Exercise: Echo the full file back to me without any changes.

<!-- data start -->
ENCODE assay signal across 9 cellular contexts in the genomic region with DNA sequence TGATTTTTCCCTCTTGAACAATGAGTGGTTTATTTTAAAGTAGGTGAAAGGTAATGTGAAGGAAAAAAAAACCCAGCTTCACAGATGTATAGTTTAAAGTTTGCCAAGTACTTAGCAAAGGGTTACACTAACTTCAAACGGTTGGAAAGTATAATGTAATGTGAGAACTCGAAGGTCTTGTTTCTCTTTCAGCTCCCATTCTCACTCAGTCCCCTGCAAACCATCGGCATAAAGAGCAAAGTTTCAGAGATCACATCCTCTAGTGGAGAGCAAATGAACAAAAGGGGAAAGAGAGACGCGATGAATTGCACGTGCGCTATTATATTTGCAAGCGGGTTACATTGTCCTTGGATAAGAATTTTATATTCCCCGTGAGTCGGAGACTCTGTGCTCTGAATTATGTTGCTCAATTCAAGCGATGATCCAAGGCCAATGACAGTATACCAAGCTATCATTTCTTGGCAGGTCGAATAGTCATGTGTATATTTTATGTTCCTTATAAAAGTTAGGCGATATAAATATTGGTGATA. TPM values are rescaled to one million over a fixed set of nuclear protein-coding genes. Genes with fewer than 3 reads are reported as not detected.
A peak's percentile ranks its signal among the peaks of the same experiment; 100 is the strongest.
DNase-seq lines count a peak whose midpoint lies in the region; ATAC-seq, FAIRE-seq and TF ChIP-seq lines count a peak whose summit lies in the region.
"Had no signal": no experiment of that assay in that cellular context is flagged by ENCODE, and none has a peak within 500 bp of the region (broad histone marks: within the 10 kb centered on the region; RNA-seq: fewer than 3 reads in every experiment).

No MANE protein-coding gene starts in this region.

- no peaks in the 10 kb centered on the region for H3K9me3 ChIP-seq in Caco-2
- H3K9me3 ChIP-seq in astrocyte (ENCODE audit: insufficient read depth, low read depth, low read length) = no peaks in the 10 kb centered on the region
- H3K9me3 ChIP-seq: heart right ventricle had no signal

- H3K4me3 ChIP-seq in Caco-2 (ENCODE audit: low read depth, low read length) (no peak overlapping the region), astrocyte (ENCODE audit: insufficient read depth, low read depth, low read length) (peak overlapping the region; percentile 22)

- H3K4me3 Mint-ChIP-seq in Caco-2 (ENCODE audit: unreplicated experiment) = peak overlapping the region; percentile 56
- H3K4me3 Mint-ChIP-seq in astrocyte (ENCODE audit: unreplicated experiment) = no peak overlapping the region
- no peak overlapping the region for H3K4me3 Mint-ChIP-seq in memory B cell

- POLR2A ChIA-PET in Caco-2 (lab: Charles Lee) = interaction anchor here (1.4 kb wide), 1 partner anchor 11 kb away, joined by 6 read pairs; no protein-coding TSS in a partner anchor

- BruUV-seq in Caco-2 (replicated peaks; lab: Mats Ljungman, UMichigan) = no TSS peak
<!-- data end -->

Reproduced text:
ENCODE assay signal across 9 cellular contexts in the genomic region with DNA sequence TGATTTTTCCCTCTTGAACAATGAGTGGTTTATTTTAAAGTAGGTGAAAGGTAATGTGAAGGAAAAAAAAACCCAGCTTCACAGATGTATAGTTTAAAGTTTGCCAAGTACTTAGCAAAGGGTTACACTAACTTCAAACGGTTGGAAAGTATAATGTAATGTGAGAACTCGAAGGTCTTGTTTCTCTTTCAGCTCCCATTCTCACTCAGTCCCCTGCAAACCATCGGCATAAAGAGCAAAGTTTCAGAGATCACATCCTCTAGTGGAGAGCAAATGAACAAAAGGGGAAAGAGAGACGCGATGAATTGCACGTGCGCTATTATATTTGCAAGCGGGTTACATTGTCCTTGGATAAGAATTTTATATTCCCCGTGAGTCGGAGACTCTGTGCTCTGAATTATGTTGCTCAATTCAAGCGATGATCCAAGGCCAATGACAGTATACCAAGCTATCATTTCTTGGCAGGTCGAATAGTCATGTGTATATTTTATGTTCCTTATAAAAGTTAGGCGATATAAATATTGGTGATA. TPM values are rescaled to one million over a fixed set of nuclear protein-coding genes. Genes with fewer than 3 reads are reported as not detected.
A peak's percentile ranks its signal among the peaks of the same experiment; 100 is the strongest.
DNase-seq lines count a peak whose midpoint lies in the region; ATAC-seq, FAIRE-seq and TF ChIP-seq lines count a peak whose summit lies in the region.
"Had no signal": no experiment of that assay in that cellular context is flagged by ENCODE, and none has a peak within 500 bp of the region (broad histone marks: within the 10 kb centered on the region; RNA-seq: fewer than 3 reads in every experiment).

No MANE protein-coding gene starts in this region.

- no peaks in the 10 kb centered on the region for H3K9me3 ChIP-seq in Caco-2
- H3K9me3 ChIP-seq in astrocyte (ENCODE audit: insufficient read depth, low read depth, low read length) = no peaks in the 10 kb centered on the region
- H3K9me3 ChIP-seq: heart right ventricle had no signal

- H3K4me3 ChIP-seq in Caco-2 (ENCODE audit: low read depth, low read length) (no peak overlapping the region), astrocyte (ENCODE audit: insufficient read depth, low read depth, low read length) (peak overlapping the region; percentile 22)

- H3K4me3 Mint-ChIP-seq in Caco-2 (ENCODE audit: unreplicated experiment) = peak overlapping the region; percentile 56
- H3K4me3 Mint-ChIP-seq in astrocyte (ENCODE audit: unreplicated experiment) = no peak overlapping the region
- no peak overlapping the region for H3K4me3 Mint-ChIP-seq in memory B cell

- POLR2A ChIA-PET in Caco-2 (lab: Charles Lee) = interaction anchor here (1.4 kb wide), 1 partner anchor 11 kb away, joined by 6 read pairs; no protein-coding TSS in a partner anchor

- BruUV-seq in Caco-2 (replicated peaks; lab: Mats Ljungman, UMichigan) = no TSS peak